Guest User
2/7/2010
We have a house on the coast that we bought in late 2008. I need to do some work on the roof and wonder if some of you experts could lend me your wisdom. It is ocean front and there is no protection from the elements. House was built in 86 and there are no trusses, just rafters, and a simple gable design (I think is what you call it) and all ceilings are high, with no attic spaces. The problem as I see it, when the original owner built it he did this: metal roof, insulation, batons, rafters. So there are some condensation issues plus if ever a strong enough wind kicks up and the metal roof is damaged, there is nothing between the tv and any wind/rain that wants in. In the meantime I had to add some extra strips of flashing to the ridge cap to prevent water intrusion on windy rainy days. I think the roofing is called snap lock and I want to remove it and install sheathing and tar paper and reinstall the metal roof and will probably put new insulation in. Here are a couple of my questions: 1. Do they make any tools to de-install the snap lock or can you do that with something home made or whatever? Or is there a good chance that it will be damaged when trying to take it off? 2. When I put in the insulation, should I use regular batting or one with a plastic or paper face? I think the face should be on the down side right? 3. Not sure if I should put the batons back on or attach the roofing directly to the sheathing and if I do or dont, should I seal the ridge and eaves or leave them open for ventilation. Thanx for any insight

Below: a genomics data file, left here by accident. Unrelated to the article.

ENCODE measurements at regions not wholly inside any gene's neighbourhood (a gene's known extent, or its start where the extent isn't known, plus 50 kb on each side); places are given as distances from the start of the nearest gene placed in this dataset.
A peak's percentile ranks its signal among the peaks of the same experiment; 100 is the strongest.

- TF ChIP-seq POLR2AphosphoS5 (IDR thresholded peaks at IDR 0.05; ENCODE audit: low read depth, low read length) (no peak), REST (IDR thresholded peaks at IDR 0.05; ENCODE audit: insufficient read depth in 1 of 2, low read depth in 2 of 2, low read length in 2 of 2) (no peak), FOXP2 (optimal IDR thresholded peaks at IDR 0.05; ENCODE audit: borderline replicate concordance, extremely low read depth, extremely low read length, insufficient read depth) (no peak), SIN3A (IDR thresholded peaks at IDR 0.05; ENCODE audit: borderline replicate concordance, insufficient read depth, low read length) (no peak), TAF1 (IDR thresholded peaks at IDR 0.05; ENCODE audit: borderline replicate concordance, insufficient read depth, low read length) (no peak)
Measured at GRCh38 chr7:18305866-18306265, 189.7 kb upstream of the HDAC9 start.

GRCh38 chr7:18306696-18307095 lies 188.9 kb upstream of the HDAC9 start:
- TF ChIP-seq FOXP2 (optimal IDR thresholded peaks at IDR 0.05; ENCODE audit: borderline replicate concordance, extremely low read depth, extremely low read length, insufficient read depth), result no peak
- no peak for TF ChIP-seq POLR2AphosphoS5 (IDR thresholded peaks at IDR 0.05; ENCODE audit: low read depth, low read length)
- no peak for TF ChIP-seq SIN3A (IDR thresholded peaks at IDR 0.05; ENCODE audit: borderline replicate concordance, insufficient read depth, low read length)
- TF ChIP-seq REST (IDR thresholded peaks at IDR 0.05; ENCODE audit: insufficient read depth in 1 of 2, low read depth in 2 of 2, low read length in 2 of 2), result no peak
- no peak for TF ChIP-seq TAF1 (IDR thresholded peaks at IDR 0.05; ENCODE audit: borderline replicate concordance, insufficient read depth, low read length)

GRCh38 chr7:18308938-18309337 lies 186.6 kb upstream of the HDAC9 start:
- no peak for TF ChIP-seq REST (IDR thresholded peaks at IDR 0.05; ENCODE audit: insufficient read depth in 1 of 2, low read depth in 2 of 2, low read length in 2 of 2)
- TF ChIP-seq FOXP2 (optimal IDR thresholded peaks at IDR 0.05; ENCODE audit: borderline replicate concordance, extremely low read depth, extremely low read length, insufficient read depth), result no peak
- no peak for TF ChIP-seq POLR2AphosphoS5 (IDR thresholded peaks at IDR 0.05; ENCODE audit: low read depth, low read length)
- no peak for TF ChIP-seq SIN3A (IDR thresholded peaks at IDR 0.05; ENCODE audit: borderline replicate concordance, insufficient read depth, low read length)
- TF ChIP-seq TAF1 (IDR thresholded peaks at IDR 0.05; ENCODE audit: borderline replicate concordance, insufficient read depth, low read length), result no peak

Guest User
2/9/2010
1. If you have a concealed fastener roof panel, you will probably damage it when you remove it. 2. In "Open Framing" construction, (no deck) you typically use a faced insulation and yes, the face should be toward the inside of the building. 3. There are a lot of things that need to be considered before you add decking or remove the existing battens. I would recommend you consult an engineer or well experienced builder in your area. (when you remove metal and the battens, what is holding your rafters in place)
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